<Review by: Sailesh Ghelani>

Directed by Chris Renaud, Kyle Balda. Starring Zac Efron, Taylor Swift, Danny DeVito, Ed Helms, Betty White.

Another tale from Dr Seuss’ books, this one is cute and fluffy, with a message about saving the environment that is far from subtle but one wonders if the kids of today will get it and become the tree huggers of tomorrow.

Like all of Dr Seuss’ tales you expect weird characters and otherworldly environments. In The Lorax what once was a beautiful landscape, filled with trees that look like candy floss and animals that look like they’re from Hamley’s stuffed toys department, was ruined by one man’s greed to sell his ‘thneed’ product. But when the last tree fell, the Once-Ler (Ed Helms) has no more raw material and is shunned. And because of his selfish deeds, there are no trees, no photosynthesis and so no fresh air. But the dastardly Mr O’Hare (Rob Riggle) builds an artificial town called Thneedville where he sells his packaged pure air, making a fortune.

But in this small town is a small boy with big dreams and a big crush. Ted (Zac Efron) wants to impress the older Audrey (Taylor Swift) who has never seen a real tree. So off he goes, beyond the barricaded boundaries of Thneedsville and against Mr O’Hare’s orders off to see the Once-Ler who his cool grandma Norma (Betty White) tells him knows about the trees.

And so the tale of how the environment was wiped out inspite of the efforts of the tree guardian, the Lorax (Danny DeVito), is told and a new hope for a new more nature-friendly town springs forth.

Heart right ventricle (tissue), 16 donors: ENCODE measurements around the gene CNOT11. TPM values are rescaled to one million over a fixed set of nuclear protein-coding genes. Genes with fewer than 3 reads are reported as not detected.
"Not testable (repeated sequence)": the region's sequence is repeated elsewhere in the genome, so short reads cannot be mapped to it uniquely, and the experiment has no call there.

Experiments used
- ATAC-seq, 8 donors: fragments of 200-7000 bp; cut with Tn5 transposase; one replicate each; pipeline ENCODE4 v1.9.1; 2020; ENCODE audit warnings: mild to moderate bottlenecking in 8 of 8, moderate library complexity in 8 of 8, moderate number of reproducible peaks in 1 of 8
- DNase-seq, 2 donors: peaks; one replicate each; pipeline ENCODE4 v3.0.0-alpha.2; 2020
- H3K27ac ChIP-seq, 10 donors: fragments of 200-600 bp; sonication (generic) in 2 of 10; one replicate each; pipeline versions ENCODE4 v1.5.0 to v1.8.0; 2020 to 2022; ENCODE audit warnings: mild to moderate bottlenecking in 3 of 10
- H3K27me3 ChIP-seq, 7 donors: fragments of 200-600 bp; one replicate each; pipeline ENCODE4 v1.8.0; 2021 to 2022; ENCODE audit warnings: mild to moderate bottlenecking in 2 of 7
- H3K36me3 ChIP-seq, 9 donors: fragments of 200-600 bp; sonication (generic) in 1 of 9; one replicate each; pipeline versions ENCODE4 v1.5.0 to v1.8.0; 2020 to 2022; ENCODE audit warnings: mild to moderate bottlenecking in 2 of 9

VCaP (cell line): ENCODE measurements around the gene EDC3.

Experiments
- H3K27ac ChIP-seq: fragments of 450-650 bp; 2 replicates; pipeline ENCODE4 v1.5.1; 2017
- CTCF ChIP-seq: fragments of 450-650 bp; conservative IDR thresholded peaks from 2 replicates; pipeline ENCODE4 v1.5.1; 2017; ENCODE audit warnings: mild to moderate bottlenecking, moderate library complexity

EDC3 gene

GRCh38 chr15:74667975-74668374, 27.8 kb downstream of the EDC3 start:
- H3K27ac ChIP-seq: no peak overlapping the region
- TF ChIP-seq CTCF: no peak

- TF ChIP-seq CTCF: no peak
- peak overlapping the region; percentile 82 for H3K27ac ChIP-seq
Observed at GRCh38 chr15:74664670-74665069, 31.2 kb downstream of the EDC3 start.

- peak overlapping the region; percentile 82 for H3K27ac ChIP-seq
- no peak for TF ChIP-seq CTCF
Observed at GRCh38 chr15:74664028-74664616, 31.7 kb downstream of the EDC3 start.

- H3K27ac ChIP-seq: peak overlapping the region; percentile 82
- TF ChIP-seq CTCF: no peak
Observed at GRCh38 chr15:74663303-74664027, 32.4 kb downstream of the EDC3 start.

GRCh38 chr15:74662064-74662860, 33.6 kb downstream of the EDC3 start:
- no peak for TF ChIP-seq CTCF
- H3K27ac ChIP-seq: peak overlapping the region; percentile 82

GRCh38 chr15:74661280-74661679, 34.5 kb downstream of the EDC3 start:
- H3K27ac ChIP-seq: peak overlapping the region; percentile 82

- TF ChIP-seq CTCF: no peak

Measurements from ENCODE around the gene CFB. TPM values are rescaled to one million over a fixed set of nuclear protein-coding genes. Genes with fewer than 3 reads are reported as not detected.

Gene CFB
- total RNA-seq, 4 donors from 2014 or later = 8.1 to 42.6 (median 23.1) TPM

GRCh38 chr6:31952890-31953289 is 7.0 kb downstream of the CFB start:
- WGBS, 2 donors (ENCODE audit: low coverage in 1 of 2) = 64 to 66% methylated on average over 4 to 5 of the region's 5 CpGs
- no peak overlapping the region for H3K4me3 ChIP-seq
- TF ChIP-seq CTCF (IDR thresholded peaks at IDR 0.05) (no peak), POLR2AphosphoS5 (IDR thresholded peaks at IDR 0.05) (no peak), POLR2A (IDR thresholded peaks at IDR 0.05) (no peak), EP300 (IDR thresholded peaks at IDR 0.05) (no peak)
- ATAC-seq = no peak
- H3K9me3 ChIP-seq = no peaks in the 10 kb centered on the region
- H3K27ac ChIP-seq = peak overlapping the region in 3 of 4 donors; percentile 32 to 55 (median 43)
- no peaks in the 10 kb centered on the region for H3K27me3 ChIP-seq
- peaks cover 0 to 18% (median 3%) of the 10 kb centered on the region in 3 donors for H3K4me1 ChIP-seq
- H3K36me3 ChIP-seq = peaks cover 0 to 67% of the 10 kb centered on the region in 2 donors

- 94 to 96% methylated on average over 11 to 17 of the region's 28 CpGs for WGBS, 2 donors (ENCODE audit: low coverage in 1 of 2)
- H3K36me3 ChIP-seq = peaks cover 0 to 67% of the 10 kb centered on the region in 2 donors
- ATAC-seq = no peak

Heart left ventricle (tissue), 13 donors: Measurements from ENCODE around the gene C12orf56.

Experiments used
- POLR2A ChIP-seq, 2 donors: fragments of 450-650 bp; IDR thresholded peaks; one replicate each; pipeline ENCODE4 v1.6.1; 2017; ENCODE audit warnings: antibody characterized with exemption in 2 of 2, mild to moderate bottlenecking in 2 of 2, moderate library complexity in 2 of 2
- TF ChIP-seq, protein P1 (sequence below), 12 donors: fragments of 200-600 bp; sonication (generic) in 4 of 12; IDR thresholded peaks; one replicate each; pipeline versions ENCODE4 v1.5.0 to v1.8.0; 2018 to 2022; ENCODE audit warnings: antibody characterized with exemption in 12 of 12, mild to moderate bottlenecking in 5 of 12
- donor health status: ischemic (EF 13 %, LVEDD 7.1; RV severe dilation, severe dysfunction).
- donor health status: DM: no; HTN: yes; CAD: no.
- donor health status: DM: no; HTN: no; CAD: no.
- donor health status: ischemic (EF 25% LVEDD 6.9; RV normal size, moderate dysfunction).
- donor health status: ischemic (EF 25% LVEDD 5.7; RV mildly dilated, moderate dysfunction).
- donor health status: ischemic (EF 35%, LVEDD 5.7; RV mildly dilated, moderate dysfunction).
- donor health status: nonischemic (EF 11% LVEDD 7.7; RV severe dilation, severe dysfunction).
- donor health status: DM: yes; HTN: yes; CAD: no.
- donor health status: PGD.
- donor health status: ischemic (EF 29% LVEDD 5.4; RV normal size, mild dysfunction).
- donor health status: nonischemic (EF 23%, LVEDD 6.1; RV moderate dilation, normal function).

The Lorax doesn’t have much of a story apart from that. But what it does have is an amazing visual character. The animals, the people and the machines are all superbly crafted and exceedingly cute and distinctive. The singing gold fish, the teddy bears, Once-Ler’s mule and the Lorax are all just adorable.

And of course don’t forget the message: don’t cut trees just to make profit and you can’t reap what you don’t sow. The kids in the audience seemed to enjoy it in spite of its overt green message and song about greed and profit. The voice talent is okay, with Betty White’s grandma Norma standing out for her quick wit and sharp mind as well as her spunk.

Of course it’s by French director Chris Renaud (with lots of French crew assisting, hence the very quaint touches here and there), who also made Despicable Me, which was significantly better than this one. Still, The Lorax is the perfect short and sweet film for you and the kids or just for the kid in you.


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